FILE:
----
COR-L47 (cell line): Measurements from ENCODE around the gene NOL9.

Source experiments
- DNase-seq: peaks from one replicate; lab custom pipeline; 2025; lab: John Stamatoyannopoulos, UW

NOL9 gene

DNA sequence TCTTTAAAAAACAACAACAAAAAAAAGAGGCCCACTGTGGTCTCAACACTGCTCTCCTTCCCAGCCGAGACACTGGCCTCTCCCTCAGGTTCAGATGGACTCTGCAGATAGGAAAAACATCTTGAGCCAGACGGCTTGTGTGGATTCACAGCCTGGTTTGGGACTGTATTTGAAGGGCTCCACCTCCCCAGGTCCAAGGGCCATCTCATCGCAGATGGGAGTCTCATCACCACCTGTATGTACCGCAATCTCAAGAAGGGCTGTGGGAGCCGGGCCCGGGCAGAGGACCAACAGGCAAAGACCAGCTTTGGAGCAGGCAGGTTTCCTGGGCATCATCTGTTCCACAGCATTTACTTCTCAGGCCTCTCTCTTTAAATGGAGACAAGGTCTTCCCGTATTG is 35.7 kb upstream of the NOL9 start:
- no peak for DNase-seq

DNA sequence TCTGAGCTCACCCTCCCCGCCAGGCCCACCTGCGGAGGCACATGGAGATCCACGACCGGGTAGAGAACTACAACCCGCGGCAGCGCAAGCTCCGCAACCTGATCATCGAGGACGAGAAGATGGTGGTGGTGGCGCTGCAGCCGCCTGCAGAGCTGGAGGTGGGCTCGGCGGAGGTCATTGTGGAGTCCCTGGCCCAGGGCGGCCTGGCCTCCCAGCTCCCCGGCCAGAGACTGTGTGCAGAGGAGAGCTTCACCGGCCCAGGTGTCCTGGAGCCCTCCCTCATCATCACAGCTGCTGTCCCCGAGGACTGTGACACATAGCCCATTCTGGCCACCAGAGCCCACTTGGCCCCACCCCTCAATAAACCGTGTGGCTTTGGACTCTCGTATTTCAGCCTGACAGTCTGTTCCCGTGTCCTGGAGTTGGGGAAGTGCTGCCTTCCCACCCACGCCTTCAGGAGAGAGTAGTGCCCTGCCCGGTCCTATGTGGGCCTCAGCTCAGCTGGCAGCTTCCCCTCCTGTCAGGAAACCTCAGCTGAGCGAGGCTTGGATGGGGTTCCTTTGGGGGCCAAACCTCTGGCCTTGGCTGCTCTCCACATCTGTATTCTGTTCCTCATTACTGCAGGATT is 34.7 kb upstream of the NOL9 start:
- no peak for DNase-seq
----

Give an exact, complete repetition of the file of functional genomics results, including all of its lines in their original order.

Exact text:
COR-L47 (cell line): Measurements from ENCODE around the gene NOL9.

Source experiments
- DNase-seq: peaks from one replicate; lab custom pipeline; 2025; lab: John Stamatoyannopoulos, UW

NOL9 gene

DNA sequence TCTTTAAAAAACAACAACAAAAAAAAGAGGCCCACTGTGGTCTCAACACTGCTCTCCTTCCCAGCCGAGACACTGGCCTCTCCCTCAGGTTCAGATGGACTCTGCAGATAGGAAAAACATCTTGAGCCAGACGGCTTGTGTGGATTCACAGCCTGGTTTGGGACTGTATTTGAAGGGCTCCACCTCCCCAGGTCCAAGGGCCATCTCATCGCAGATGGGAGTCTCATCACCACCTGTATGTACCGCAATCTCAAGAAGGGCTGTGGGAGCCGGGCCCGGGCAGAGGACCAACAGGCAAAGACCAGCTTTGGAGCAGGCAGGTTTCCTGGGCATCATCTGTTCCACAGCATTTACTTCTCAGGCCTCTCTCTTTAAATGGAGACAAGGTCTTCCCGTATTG is 35.7 kb upstream of the NOL9 start:
- no peak for DNase-seq

DNA sequence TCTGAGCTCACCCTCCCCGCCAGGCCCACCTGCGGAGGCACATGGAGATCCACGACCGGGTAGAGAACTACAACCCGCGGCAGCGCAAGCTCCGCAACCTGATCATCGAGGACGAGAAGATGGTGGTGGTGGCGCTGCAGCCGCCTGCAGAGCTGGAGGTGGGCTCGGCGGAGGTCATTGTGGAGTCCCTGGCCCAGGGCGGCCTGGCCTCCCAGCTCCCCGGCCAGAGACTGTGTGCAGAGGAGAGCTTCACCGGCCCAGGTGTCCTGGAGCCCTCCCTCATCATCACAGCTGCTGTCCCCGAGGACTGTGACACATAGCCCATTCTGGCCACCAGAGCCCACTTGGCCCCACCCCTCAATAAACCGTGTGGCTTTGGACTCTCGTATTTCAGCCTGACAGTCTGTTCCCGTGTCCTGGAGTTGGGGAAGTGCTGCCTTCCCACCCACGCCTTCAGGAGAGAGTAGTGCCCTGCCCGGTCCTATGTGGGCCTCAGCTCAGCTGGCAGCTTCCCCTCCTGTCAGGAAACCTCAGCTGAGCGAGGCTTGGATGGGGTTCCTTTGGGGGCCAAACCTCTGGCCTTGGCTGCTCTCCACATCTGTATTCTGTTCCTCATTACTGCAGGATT is 34.7 kb upstream of the NOL9 start:
- no peak for DNase-seq